Support the moms who support us

Support the moms who support us
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In a tradition that dates back more than 110 years, we celebrate moms across America this weekend for Mother’s Day. As many of us can attest, moms are the backbone of America. We are the vessels through which the next generation enters the world and, in many cases, we are the primary provider of love, support, education and care for both the young and the old. We also work for our families inside and outside the home, and contribute to society and our economy in immeasurable ways.

From the first day of motherhood to the last day of caring for an aging parent, mothers today face unprecedented challenges that compound the pressures they feel to simultaneously nurture and provide for their families. Most women with young children are in the U.S. workforce, and more mothers are serving as their family’s sole or primary breadwinner. In the 1970s, only 47 percent of mothers with children under 18 were in the workforce, while today, over 70 percent are working mothers.

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Many American moms struggle to balance the pressure of work and desire to be an active, present, loving and nurturing parent during the formative years of their child’s development. About 85 percent of American workers do not have access to paid family leave, which is estimated to force as many as one in four mothers back to work within two weeks of giving birth. Having children ourselves, we know that two weeks is not enough time to recover from birth, regain hormonal balance, properly bond with our babies, establish a breastfeeding routine, or get enough sleep to be our best selves.

Many moms must also deal with a frightening opioid epidemic. In 2016, 3.6 percent of kids between the ages of 12 and 17 reported misusing opioids in the past year, while 7.3 percent of young adults between 18 and 25 reported use. This has led to hundreds of thousands of young deaths, an absolute travesty requiring far more attention. As one of us can attest, addressing it requires mothers to have paid time off so they can be there for their children to ensure that they receive additional treatment as well as the love and care required to stick to the recovery process.

Our working moms are also sandwiched between raising young children and aiding aging parents. In fact, nearly 25 million American workers provide informal care for an elderly family member or friend. For those of us with living parents over 75 years of age, 33 percent say our parents need help managing their own affairs or health. While caring for an aging parent can be deeply rewarding, working mothers face unprecedented stress and hardship in an attempt to balance it all.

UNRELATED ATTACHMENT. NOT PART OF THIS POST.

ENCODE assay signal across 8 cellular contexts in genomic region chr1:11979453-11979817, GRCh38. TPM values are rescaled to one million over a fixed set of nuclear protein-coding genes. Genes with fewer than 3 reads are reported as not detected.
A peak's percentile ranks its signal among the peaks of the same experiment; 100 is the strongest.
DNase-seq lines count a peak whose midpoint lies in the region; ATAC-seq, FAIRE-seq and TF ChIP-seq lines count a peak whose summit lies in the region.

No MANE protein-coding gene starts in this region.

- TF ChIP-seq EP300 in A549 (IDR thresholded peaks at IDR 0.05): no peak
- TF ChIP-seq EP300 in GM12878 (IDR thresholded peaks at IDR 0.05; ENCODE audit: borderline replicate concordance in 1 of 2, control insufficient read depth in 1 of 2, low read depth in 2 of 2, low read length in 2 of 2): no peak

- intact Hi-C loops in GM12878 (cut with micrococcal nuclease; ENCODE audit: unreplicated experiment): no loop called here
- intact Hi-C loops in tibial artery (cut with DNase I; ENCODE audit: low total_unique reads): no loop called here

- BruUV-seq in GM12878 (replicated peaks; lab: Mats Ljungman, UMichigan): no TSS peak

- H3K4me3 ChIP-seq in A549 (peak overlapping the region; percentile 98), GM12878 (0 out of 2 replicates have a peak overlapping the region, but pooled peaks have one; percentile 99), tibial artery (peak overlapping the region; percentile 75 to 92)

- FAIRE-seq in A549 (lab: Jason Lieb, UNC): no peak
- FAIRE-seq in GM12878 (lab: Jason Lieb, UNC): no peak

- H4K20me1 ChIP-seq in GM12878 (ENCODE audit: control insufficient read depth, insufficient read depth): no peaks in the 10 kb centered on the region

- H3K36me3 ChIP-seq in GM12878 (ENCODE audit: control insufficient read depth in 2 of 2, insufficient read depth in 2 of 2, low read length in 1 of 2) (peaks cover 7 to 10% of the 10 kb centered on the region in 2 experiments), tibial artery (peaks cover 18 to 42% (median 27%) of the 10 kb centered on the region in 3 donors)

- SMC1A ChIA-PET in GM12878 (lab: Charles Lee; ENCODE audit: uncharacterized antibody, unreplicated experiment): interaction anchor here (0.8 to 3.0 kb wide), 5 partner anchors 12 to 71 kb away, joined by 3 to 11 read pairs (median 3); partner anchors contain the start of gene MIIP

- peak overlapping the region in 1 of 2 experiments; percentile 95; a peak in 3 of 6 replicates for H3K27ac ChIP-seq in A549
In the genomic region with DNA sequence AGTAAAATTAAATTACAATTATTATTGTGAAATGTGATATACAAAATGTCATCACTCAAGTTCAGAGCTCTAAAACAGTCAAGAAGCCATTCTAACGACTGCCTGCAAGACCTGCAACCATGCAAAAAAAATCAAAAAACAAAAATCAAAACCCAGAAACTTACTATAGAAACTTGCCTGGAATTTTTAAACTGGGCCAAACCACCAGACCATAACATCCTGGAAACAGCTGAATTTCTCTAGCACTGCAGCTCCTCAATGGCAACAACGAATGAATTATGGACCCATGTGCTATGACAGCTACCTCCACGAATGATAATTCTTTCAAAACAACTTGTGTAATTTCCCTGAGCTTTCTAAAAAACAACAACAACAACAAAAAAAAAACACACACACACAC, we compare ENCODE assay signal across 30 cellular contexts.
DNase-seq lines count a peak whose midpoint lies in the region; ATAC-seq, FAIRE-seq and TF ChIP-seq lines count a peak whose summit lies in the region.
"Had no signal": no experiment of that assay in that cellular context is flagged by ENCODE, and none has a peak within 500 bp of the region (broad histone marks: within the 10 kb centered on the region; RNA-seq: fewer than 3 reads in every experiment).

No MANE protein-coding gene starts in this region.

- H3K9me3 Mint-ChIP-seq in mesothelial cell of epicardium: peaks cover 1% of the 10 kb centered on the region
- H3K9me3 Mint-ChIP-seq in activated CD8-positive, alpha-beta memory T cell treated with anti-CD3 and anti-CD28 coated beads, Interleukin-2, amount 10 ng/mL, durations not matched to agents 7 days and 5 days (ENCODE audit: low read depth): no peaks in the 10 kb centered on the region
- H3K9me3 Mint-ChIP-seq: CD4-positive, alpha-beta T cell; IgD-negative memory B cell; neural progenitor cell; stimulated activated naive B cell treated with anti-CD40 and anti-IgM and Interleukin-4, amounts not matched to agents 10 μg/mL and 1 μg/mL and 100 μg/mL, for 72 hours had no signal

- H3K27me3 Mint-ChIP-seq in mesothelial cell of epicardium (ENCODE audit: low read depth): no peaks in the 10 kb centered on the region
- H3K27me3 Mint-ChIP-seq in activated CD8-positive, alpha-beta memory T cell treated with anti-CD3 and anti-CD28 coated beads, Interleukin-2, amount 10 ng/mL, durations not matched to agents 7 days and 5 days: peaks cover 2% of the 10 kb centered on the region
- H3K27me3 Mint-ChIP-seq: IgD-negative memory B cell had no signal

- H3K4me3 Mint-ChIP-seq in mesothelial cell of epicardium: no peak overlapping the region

Motherhood is the greatest of blessings. As moms across the country are celebrated this weekend as the heroes that they are, we should look for better ways to give them real support. Women shouldn’t be forced to choose between caring for their families and working to provide their families basic necessities.

Whether a beloved mom you know is welcoming a new baby into the world, nursing a sick family member back to health, or supporting an aging parent in their final years, a new national paid family leave policy could be a solution to help her thrive. Paid family leave would benefit all working parents and their children, as it could ensure moms get the time they need and dads also have time to bond with a baby or take on the primary care responsibilities to support their partner and their family.

The United States is one of the only countries in the developed world without a national paid family leave policy, and yet paid family leave has a groundswell of public support from the American people. Nearly 82 percent of Americans believe moms should get paid maternity leave and 69 percent believe fathers should get paid paternity leave.

It is our hope that this growing momentum will inspire our federal leaders in Congress to work together to develop a paid leave policy that supports mothers and fathers. We need lawmakers from both sides of the aisle to step up and support the moms and dads who support us.

As moms are celebrated across the country this weekend, we hope those showering her with flowers and words of affirmation also think about the challenges she faces and works to overcome every day. With a national paid family leave policy, we could return the love and support for America’s working mothers that they so selflessly and endlessly give us.

Mary Bono served as a U.S. congresswoman from California from 1998 to 2013. Maria Contreras Sweet served as administrator of the U.S. Small Business Administration during the Obama administration. Along with former U.S. Senator Chris Dodd of Connecticut and former U.S. Senator Rick Santorum of Pennsylvania, the authors serve as co-chairs of the Bipartisan Policy Center Task Force on Paid Family Leave.